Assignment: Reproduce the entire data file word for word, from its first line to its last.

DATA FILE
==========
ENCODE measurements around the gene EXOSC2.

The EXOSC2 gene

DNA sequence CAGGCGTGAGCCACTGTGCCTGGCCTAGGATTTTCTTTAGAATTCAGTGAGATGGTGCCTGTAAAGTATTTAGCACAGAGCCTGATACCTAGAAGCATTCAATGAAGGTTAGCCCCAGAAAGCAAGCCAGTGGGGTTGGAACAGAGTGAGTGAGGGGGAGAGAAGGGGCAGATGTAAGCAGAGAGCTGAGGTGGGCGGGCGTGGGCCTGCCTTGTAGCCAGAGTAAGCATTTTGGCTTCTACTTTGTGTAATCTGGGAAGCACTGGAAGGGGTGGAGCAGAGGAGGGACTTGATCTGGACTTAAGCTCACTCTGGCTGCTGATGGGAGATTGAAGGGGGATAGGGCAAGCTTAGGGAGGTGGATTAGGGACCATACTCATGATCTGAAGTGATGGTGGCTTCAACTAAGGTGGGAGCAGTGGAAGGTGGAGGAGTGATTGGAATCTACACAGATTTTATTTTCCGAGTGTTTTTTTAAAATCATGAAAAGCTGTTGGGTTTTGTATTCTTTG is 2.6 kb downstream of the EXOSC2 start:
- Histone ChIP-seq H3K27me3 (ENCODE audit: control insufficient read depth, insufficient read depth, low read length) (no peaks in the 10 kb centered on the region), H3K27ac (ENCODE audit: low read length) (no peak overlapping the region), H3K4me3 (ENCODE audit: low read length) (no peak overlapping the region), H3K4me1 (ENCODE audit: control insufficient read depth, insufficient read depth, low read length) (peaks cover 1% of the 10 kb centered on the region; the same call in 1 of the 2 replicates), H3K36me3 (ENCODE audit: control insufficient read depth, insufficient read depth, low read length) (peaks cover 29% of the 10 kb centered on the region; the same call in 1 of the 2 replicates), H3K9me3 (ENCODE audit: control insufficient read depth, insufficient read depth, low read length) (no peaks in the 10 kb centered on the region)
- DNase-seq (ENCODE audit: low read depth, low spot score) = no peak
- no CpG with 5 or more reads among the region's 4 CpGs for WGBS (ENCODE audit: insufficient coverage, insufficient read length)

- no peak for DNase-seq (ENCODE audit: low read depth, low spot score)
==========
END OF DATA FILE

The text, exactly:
ENCODE measurements around the gene EXOSC2.

The EXOSC2 gene

DNA sequence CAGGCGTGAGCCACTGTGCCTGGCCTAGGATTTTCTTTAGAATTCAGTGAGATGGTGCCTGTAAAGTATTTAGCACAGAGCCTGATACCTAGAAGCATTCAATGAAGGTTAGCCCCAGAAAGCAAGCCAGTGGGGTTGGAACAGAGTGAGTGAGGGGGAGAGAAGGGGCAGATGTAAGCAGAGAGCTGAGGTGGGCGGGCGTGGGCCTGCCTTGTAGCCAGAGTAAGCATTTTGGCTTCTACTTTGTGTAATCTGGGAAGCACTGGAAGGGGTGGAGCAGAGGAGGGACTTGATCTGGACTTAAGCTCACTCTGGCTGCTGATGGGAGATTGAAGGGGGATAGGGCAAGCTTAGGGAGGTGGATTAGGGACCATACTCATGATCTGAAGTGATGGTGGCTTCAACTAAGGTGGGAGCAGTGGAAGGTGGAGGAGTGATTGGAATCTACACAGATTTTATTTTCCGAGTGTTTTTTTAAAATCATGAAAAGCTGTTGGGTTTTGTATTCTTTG is 2.6 kb downstream of the EXOSC2 start:
- Histone ChIP-seq H3K27me3 (ENCODE audit: control insufficient read depth, insufficient read depth, low read length) (no peaks in the 10 kb centered on the region), H3K27ac (ENCODE audit: low read length) (no peak overlapping the region), H3K4me3 (ENCODE audit: low read length) (no peak overlapping the region), H3K4me1 (ENCODE audit: control insufficient read depth, insufficient read depth, low read length) (peaks cover 1% of the 10 kb centered on the region; the same call in 1 of the 2 replicates), H3K36me3 (ENCODE audit: control insufficient read depth, insufficient read depth, low read length) (peaks cover 29% of the 10 kb centered on the region; the same call in 1 of the 2 replicates), H3K9me3 (ENCODE audit: control insufficient read depth, insufficient read depth, low read length) (no peaks in the 10 kb centered on the region)
- DNase-seq (ENCODE audit: low read depth, low spot score) = no peak
- no CpG with 5 or more reads among the region's 4 CpGs for WGBS (ENCODE audit: insufficient coverage, insufficient read length)

- no peak for DNase-seq (ENCODE audit: low read depth, low spot score)